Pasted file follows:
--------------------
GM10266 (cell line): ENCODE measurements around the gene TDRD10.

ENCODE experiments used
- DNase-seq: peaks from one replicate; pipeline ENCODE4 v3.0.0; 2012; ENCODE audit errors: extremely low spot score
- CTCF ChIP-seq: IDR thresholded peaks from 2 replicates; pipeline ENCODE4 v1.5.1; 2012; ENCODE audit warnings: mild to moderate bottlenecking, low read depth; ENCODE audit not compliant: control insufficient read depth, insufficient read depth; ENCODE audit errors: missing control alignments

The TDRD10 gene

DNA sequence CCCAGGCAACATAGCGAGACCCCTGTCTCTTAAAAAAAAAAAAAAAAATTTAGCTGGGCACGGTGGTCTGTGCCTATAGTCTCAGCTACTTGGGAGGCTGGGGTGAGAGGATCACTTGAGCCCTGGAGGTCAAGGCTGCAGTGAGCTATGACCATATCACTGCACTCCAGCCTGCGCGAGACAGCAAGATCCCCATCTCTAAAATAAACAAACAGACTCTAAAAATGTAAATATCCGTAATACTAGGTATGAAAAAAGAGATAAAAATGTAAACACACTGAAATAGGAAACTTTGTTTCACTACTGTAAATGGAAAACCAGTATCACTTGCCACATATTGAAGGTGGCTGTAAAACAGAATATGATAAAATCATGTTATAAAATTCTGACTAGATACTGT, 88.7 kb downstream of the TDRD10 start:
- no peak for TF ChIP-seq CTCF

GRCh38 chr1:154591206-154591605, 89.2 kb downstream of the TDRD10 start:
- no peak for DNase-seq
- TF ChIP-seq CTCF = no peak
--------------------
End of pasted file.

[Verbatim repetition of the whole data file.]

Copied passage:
GM10266 (cell line): ENCODE measurements around the gene TDRD10.

ENCODE experiments used
- DNase-seq: peaks from one replicate; pipeline ENCODE4 v3.0.0; 2012; ENCODE audit errors: extremely low spot score
- CTCF ChIP-seq: IDR thresholded peaks from 2 replicates; pipeline ENCODE4 v1.5.1; 2012; ENCODE audit warnings: mild to moderate bottlenecking, low read depth; ENCODE audit not compliant: control insufficient read depth, insufficient read depth; ENCODE audit errors: missing control alignments

The TDRD10 gene

DNA sequence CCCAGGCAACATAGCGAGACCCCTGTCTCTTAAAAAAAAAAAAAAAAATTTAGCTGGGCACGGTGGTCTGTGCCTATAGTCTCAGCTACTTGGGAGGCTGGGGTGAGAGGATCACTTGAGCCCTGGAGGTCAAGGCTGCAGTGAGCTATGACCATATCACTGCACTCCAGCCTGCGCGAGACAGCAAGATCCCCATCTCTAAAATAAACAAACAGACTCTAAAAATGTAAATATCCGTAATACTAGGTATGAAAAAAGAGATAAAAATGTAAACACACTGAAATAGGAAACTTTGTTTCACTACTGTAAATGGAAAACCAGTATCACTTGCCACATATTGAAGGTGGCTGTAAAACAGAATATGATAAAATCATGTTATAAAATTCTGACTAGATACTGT, 88.7 kb downstream of the TDRD10 start:
- no peak for TF ChIP-seq CTCF

GRCh38 chr1:154591206-154591605, 89.2 kb downstream of the TDRD10 start:
- no peak for DNase-seq
- TF ChIP-seq CTCF = no peak